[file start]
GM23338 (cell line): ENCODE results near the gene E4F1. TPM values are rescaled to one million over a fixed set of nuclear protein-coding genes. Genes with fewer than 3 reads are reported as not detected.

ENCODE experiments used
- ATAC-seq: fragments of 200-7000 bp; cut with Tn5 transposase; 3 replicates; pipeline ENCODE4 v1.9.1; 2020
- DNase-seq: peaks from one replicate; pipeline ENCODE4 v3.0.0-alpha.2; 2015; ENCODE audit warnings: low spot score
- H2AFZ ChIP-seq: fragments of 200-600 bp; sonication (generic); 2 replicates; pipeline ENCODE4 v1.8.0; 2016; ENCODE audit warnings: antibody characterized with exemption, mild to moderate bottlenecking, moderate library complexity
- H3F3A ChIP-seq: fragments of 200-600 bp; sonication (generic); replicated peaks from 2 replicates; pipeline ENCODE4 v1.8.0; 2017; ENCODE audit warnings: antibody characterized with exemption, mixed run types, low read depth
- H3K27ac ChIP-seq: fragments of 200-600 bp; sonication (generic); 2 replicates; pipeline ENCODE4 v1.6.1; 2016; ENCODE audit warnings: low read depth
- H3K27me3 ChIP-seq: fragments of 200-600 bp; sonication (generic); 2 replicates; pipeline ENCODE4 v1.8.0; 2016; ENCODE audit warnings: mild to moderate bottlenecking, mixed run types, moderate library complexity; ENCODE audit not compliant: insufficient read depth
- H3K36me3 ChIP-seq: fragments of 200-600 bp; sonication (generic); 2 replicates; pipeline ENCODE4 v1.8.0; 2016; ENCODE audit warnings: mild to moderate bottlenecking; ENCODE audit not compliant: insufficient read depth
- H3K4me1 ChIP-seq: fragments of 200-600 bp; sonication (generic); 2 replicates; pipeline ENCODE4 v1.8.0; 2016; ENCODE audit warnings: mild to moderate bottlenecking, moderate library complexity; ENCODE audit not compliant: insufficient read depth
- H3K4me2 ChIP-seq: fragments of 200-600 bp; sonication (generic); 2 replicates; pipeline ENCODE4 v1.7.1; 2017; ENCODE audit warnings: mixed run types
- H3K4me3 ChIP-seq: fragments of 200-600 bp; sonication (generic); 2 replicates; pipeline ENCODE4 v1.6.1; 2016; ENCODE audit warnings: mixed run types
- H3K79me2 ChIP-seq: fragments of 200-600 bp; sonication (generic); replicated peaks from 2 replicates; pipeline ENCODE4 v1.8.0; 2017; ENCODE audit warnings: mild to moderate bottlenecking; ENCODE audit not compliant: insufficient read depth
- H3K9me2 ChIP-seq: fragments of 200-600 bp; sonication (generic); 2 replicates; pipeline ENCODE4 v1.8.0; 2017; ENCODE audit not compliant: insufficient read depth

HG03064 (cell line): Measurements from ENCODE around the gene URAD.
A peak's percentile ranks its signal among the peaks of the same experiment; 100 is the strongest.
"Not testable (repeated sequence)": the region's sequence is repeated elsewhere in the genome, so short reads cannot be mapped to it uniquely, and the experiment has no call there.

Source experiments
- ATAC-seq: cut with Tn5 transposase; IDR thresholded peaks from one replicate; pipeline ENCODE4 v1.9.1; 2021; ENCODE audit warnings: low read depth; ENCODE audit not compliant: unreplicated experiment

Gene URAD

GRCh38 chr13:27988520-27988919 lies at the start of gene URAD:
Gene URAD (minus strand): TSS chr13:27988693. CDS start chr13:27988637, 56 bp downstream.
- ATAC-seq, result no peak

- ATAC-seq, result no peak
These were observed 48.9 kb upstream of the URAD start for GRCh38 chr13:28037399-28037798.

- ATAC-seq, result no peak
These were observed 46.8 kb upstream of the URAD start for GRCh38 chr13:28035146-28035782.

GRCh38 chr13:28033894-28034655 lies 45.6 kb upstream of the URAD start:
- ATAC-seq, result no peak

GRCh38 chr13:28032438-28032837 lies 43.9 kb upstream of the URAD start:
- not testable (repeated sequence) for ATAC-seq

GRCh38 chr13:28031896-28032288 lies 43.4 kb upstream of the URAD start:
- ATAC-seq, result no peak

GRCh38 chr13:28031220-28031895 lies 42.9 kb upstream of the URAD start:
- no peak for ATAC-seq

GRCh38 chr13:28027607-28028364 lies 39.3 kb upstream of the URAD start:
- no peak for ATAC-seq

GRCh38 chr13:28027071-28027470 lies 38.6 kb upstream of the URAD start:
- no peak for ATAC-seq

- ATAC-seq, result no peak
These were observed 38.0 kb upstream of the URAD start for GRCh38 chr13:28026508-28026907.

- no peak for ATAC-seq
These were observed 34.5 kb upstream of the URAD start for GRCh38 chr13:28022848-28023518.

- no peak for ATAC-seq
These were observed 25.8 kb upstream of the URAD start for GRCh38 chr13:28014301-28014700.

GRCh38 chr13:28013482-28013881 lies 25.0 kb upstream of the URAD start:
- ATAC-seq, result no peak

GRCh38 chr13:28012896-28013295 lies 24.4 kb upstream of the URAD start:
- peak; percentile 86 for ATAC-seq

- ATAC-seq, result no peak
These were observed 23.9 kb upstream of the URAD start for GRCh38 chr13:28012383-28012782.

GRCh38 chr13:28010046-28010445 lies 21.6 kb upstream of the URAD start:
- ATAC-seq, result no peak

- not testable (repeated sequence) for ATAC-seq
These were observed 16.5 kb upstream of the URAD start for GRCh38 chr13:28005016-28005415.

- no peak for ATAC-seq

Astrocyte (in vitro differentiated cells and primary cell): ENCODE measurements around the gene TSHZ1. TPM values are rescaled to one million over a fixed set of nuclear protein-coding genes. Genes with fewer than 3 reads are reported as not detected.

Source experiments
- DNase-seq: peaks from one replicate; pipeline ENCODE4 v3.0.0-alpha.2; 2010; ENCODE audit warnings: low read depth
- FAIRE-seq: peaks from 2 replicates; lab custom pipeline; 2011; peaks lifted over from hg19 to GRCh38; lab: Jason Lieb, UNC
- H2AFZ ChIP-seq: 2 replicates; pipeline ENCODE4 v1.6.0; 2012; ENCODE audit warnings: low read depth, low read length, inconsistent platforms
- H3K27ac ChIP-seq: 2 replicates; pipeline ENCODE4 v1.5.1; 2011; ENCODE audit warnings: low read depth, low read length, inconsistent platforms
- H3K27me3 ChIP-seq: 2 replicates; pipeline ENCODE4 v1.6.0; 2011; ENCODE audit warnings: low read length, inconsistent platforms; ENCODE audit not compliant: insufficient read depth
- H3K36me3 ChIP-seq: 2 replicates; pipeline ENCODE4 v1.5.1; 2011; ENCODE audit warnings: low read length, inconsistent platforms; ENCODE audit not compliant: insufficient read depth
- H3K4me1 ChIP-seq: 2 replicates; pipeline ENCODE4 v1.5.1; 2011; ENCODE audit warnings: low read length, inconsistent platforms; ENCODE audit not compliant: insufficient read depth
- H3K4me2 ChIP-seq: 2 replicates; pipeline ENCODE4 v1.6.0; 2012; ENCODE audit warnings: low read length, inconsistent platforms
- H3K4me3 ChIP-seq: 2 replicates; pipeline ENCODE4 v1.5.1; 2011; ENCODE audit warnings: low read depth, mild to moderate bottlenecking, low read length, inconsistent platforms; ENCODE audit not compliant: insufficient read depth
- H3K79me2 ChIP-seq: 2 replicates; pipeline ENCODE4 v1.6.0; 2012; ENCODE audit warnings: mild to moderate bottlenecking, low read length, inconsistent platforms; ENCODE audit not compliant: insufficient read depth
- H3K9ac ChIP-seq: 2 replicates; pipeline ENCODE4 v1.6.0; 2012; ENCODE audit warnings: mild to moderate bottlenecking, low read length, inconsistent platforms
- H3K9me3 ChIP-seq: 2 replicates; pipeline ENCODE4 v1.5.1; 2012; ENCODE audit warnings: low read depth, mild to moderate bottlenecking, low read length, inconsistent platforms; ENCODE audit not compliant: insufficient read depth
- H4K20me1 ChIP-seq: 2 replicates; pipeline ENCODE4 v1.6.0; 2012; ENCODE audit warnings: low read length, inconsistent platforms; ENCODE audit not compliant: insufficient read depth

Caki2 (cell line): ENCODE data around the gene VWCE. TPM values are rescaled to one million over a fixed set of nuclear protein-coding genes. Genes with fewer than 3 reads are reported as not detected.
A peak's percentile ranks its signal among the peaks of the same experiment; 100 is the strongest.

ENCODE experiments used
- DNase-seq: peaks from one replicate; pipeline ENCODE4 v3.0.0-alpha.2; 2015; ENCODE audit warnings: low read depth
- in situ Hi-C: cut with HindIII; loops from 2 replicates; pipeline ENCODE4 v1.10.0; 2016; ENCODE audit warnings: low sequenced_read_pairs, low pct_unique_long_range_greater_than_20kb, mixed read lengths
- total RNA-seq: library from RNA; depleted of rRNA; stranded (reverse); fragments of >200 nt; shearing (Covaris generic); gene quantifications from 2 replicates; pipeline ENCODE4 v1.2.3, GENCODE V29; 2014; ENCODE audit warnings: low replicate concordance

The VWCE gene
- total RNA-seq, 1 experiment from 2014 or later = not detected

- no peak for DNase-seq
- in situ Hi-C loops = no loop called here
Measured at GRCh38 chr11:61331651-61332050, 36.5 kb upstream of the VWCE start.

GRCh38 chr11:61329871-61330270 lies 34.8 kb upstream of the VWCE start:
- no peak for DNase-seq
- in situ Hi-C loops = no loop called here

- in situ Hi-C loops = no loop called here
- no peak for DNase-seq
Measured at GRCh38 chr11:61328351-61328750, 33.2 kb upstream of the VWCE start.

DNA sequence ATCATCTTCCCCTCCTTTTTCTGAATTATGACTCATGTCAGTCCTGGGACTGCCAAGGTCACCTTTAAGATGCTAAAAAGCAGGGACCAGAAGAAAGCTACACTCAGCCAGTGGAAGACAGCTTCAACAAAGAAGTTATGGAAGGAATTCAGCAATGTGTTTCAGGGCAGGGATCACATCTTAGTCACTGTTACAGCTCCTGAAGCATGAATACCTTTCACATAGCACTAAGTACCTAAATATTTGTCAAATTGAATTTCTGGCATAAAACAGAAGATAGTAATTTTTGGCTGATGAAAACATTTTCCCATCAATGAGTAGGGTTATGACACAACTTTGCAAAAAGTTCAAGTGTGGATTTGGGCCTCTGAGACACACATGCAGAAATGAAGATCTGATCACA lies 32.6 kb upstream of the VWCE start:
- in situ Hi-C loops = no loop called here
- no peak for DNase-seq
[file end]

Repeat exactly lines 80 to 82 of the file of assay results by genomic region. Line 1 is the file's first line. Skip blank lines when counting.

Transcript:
- no peak for DNase-seq
- in situ Hi-C loops = no loop called here
Measured at GRCh38 chr11:61331651-61332050, 36.5 kb upstream of the VWCE start.